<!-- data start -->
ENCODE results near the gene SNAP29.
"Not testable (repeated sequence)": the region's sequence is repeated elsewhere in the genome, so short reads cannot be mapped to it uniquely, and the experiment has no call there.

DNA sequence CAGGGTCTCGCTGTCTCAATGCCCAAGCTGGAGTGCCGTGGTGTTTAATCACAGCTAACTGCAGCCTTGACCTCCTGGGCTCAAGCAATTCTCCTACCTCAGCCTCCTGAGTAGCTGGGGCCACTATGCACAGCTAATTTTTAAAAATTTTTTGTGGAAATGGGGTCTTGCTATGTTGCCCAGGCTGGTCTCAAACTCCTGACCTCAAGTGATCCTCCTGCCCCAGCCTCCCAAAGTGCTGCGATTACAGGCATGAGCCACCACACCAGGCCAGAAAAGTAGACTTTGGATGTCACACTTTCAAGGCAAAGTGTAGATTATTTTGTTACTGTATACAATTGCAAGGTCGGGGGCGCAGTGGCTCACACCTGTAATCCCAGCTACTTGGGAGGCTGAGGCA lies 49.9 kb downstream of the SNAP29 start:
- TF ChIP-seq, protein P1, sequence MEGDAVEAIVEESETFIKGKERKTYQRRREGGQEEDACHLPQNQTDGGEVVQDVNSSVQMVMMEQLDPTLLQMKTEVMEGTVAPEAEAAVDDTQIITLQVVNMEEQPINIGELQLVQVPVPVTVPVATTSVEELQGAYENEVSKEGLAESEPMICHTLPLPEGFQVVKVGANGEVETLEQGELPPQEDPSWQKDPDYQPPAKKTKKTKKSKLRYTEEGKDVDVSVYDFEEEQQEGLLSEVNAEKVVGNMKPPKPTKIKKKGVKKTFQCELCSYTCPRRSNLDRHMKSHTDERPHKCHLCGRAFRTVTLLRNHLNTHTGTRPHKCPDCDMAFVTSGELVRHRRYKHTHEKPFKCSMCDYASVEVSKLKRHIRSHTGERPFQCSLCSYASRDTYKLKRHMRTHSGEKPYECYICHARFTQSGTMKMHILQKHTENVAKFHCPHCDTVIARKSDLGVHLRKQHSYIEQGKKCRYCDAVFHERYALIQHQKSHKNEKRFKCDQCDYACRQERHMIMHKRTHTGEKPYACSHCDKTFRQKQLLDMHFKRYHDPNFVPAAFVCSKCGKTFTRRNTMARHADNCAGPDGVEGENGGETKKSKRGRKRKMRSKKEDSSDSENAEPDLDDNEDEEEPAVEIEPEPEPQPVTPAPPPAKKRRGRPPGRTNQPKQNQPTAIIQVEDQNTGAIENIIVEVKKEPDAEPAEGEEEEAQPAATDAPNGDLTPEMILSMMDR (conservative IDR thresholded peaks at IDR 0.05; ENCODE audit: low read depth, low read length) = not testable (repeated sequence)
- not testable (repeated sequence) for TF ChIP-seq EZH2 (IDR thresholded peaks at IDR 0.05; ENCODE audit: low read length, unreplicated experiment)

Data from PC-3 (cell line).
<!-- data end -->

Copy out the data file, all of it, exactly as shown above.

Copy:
ENCODE results near the gene SNAP29.
"Not testable (repeated sequence)": the region's sequence is repeated elsewhere in the genome, so short reads cannot be mapped to it uniquely, and the experiment has no call there.

DNA sequence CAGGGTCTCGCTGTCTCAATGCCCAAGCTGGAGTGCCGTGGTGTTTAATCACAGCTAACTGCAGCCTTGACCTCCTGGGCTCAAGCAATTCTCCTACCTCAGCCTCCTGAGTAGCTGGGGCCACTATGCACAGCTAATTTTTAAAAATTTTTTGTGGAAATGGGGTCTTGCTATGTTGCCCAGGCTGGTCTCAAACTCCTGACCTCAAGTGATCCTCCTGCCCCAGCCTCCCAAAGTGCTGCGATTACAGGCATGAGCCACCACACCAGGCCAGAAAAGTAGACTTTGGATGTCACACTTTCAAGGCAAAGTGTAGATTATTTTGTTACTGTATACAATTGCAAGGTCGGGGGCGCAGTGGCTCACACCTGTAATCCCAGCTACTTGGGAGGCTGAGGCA lies 49.9 kb downstream of the SNAP29 start:
- TF ChIP-seq, protein P1, sequence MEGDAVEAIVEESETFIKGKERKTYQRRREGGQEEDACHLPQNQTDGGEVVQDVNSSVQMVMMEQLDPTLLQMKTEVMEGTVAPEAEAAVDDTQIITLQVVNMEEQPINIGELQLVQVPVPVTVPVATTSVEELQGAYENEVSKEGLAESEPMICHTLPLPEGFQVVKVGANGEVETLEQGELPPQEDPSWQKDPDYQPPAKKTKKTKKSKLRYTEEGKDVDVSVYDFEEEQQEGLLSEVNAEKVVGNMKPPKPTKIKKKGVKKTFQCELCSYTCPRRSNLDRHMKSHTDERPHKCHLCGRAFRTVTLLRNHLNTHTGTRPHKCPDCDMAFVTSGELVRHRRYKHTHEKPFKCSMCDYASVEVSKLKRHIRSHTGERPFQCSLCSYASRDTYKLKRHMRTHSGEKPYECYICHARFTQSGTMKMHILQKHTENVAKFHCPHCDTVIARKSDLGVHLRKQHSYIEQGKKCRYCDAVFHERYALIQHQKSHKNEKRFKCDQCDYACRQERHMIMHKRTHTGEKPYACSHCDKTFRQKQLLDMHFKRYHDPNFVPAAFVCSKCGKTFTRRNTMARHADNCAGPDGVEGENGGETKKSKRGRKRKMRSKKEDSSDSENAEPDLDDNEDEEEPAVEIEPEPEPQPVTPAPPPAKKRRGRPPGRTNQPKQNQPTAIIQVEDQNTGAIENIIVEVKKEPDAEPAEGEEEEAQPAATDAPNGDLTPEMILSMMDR (conservative IDR thresholded peaks at IDR 0.05; ENCODE audit: low read depth, low read length) = not testable (repeated sequence)
- not testable (repeated sequence) for TF ChIP-seq EZH2 (IDR thresholded peaks at IDR 0.05; ENCODE audit: low read length, unreplicated experiment)

Data from PC-3 (cell line).